At a quick glance, the Classic appears to be a direct successor of the BlackBerry Bold Touch 9900. Seriously overdue for an update, the Bold Touch made its debut in the distant 2011 and it still enjoys a solid following in the corporate world.
The BlackBerry Classic harks back to the glory days of the Canadian company not only in terms of appearance, but also hardware specs. The device’s Qualcomm Snapdragon S4 chipset dates back to the year its predecessor launched. The BlackBerry Classic is clearly not a smartphone you will buy for its cutting edge hardware specs.
See a detailed look of its key features below.
- Square 3.5″ 720p LCD display; 294dpi; Corning Gorilla Glass 3
- 1.5GHz dual-core CPU; Qualcomm Snapdragon S4 MSM8960 chipset; 2GB of RAM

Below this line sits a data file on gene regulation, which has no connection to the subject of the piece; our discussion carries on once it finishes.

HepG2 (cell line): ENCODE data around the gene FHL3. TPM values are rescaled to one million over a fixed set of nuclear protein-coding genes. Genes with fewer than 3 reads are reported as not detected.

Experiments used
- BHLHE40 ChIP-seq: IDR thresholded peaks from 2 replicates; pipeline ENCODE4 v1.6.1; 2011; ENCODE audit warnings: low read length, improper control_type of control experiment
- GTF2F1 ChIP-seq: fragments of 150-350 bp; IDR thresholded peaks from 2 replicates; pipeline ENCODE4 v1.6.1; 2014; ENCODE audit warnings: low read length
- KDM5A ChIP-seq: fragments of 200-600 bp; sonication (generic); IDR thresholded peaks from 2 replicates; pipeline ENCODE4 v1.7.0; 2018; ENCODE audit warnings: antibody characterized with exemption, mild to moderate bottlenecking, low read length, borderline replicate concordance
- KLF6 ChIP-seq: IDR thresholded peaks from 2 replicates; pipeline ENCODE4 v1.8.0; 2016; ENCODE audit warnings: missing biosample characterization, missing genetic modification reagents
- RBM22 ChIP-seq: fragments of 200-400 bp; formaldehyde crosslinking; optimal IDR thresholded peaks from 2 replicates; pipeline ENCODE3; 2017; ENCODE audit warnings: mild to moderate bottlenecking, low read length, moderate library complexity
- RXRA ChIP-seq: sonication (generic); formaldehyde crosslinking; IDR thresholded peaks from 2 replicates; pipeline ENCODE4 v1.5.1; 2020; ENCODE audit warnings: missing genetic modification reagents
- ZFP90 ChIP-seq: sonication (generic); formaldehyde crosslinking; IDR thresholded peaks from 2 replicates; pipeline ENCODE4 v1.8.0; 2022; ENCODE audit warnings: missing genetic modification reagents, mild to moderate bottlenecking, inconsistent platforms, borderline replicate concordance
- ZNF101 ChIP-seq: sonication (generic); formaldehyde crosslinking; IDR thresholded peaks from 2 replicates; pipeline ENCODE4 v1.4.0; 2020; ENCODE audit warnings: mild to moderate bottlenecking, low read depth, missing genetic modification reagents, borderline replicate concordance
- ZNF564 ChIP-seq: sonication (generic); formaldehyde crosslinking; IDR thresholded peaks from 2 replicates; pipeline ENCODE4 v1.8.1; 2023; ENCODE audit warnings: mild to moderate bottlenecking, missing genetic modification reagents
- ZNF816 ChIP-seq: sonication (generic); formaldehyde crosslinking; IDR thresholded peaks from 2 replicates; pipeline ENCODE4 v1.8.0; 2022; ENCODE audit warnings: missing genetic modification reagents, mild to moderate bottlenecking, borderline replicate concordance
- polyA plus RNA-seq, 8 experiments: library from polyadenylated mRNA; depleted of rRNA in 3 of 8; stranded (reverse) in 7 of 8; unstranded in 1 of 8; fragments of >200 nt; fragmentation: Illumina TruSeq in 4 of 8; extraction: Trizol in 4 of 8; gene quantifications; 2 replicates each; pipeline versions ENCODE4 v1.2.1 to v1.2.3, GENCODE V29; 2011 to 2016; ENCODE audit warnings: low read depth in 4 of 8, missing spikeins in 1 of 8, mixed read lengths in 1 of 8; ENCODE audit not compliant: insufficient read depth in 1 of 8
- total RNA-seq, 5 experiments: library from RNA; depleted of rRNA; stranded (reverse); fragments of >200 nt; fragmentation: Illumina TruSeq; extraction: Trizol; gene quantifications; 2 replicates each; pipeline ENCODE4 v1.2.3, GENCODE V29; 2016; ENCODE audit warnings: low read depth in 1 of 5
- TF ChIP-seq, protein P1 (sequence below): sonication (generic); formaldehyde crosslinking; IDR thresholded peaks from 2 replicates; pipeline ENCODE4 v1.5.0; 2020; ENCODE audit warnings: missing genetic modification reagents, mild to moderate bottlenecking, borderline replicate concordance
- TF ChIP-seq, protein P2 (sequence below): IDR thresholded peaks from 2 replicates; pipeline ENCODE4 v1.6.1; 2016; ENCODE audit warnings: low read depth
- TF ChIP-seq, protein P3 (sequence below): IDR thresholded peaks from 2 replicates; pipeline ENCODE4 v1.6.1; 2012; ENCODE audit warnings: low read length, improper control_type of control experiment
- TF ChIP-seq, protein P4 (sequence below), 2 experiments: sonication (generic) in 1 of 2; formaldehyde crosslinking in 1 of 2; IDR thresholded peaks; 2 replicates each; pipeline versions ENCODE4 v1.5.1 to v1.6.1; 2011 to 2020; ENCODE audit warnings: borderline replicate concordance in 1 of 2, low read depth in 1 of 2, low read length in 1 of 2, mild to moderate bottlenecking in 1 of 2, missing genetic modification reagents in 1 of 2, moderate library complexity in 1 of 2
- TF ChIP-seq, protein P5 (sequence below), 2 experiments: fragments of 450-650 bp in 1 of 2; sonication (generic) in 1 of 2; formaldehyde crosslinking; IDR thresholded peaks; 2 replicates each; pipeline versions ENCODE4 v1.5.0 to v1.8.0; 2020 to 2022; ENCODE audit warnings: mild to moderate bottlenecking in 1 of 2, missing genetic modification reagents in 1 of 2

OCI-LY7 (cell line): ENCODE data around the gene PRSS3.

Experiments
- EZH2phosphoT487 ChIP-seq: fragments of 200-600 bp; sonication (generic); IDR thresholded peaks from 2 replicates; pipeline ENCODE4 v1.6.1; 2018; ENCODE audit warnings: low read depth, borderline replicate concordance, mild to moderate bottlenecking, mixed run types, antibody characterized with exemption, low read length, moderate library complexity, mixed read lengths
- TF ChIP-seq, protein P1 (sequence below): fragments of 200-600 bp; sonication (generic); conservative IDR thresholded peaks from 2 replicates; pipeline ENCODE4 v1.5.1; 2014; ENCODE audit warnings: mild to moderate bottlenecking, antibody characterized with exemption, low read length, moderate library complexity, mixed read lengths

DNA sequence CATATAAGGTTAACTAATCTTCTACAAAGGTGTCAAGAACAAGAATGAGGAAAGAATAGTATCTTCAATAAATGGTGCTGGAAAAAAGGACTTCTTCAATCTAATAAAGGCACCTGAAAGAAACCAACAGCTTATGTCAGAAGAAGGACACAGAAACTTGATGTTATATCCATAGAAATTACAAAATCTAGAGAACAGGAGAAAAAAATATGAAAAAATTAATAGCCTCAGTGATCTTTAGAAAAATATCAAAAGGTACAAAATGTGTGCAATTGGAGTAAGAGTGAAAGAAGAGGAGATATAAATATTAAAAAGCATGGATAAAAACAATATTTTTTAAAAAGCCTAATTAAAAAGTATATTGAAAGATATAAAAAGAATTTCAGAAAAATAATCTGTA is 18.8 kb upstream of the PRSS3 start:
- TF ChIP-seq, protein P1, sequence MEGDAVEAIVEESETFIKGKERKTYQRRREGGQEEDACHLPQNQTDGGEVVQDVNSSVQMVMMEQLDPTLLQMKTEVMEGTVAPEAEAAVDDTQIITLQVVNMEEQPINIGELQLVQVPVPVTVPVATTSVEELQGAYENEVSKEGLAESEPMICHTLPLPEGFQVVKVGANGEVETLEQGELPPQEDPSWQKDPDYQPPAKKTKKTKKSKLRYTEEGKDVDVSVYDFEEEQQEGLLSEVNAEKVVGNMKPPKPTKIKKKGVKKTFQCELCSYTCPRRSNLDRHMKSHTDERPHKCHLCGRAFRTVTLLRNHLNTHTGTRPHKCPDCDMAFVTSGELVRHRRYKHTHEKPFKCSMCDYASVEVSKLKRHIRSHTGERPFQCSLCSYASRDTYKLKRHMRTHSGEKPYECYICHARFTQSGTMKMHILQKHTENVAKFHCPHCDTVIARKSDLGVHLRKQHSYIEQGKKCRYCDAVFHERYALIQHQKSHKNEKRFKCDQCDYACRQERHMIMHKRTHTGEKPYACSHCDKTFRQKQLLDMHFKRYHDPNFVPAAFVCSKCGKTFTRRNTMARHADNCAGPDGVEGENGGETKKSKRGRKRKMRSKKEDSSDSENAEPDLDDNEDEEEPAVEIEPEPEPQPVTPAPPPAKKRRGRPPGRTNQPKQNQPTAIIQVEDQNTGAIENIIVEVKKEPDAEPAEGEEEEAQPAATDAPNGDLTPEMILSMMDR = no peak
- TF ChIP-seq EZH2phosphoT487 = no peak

- 8MP camera with auto-focus; digital image stabilization; LED flash; 2MP front-facing camera
- 1080p video capture @ 30fps; 720p video capture for the secondary camera
- 16GB of built-in storage; microSD card slot; Dropbox and Box integration
- BlackBerry 10.3 OS with Virtual Assistant
- Ability to run Android applications (via Amazon Appstore or sideloading)
- The best hardware QWERTY keyboard in the business with customizable shortcuts
- Cat. 4 LTE (150/50Mbps); Wi-Fi a/b/g/n; Bluetooth 4.0; NFC; GPS; microUSB (SlimPort)
- Active noise cancellation with a dedicated mic
- 2,515mAh battery
- Seriously dated hardware platform
- Non-removable battery
- Rather thick at 10.2mm and also heavy at 177g
- Considerable off-contract price tag
- Limited carrier support in the US (for the time being)
The hardware QWERTY keyboard and its shortcuts, coupled with the solid productivity and security chops of BlackBerry OS 10.3.1, are bound to appeal to users in the corporate world.
During the smartphone’s media presentation, BlackBerry’s CEO specifically pointed that the Classic is not aiming to be a mass-market device. The handset is made for prosumers and corporate professionals – a considerable crowd with BlackBerry 9900 Bold devices due for an upgrade.